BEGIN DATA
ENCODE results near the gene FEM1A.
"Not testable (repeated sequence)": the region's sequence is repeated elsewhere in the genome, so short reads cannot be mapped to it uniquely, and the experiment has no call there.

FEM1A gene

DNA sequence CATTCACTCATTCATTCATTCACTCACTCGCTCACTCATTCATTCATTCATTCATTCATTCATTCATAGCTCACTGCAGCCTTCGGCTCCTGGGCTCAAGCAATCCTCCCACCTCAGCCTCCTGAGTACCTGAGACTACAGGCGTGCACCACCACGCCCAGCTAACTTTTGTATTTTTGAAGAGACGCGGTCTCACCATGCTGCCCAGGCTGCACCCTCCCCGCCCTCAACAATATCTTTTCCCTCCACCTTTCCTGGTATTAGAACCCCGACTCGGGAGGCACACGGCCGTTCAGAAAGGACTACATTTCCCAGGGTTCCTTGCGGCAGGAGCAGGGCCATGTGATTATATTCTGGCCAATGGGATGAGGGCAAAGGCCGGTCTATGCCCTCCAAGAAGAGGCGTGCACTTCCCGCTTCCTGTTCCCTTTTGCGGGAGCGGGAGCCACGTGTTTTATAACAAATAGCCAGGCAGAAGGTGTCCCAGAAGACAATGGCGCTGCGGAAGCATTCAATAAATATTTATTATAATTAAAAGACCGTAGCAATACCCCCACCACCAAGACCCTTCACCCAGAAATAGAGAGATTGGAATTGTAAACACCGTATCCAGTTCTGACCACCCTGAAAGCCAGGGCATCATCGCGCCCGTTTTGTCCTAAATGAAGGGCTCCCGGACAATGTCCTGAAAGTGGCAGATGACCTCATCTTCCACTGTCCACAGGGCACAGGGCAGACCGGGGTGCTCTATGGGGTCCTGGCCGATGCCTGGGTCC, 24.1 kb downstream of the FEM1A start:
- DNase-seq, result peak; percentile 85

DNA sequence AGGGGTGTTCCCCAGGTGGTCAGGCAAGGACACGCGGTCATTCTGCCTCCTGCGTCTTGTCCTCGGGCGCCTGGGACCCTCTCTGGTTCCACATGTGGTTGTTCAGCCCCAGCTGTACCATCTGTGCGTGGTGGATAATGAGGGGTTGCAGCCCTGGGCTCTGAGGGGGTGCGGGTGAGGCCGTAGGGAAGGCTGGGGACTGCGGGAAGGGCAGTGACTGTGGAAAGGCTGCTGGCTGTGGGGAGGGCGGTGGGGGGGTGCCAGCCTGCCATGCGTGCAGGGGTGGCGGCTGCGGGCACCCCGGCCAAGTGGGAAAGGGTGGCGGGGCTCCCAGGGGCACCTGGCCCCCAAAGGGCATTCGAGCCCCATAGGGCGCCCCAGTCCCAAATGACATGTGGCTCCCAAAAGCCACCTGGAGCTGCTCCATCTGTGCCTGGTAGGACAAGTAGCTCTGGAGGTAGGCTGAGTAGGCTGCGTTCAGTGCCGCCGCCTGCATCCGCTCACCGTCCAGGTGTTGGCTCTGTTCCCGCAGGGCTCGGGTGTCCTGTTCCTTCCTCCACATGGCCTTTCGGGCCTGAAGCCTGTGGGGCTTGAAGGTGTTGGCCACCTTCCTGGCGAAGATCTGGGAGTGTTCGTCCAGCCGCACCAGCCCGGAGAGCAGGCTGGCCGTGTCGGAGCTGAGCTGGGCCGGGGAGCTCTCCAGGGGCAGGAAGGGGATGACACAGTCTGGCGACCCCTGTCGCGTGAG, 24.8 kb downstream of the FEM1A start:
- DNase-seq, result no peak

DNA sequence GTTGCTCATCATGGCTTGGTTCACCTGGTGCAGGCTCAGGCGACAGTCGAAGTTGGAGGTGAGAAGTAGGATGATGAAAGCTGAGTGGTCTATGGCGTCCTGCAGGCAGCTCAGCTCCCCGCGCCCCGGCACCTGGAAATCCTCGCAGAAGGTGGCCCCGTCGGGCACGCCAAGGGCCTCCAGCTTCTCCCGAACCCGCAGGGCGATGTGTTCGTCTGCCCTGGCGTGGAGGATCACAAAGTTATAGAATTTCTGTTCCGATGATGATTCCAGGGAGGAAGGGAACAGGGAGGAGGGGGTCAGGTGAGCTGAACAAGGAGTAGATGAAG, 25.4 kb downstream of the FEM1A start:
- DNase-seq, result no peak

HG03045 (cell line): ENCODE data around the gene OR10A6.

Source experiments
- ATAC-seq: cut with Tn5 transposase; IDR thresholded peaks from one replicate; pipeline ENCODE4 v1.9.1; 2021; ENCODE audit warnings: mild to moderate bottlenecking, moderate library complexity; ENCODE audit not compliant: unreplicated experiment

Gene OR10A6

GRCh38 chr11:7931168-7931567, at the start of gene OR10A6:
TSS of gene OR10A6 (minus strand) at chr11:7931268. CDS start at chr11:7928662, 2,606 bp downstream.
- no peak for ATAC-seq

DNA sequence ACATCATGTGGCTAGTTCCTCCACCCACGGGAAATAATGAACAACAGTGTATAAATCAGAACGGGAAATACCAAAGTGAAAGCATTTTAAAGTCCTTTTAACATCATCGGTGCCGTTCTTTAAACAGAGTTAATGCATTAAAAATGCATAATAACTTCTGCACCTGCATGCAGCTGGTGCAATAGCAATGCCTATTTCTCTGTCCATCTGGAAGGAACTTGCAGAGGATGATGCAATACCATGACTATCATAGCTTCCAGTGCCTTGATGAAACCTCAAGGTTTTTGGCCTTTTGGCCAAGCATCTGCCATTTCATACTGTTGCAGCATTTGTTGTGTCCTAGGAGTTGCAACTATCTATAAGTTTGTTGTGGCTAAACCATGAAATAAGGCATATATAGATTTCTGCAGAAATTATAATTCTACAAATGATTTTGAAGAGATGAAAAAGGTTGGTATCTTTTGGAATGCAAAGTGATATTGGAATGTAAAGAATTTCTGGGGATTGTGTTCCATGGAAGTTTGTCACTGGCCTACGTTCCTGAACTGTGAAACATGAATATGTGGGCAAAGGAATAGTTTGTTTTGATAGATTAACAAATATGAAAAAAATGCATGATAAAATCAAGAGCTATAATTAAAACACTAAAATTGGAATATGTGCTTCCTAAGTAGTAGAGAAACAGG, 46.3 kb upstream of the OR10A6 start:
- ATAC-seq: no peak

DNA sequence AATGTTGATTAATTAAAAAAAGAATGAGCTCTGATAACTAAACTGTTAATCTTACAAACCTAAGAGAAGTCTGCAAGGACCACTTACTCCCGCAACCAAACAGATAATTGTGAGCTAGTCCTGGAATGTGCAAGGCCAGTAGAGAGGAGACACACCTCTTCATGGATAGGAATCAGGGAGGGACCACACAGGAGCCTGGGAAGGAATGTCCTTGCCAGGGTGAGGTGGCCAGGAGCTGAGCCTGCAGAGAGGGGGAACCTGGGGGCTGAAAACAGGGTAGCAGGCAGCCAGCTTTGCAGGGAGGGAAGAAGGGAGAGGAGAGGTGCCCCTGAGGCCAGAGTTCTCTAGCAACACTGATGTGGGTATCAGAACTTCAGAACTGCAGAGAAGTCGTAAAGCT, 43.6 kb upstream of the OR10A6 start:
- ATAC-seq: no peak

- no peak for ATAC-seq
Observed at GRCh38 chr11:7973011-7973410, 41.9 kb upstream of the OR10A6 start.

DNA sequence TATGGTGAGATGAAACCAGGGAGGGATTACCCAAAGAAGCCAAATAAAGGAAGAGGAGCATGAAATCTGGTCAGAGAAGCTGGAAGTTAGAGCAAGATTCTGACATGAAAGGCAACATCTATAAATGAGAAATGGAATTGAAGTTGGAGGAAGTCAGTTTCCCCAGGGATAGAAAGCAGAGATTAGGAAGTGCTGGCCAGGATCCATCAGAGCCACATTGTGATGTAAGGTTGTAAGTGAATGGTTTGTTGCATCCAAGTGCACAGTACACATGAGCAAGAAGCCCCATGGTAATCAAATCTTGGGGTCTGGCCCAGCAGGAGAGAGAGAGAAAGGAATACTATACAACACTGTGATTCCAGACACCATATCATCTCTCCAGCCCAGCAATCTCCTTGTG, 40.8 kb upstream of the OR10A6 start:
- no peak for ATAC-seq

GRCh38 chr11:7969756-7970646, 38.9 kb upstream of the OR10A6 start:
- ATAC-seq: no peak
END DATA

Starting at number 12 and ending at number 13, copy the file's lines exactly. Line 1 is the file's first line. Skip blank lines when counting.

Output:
- ATAC-seq: cut with Tn5 transposase; IDR thresholded peaks from one replicate; pipeline ENCODE4 v1.9.1; 2021; ENCODE audit warnings: mild to moderate bottlenecking, moderate library complexity; ENCODE audit not compliant: unreplicated experiment

Gene OR10A6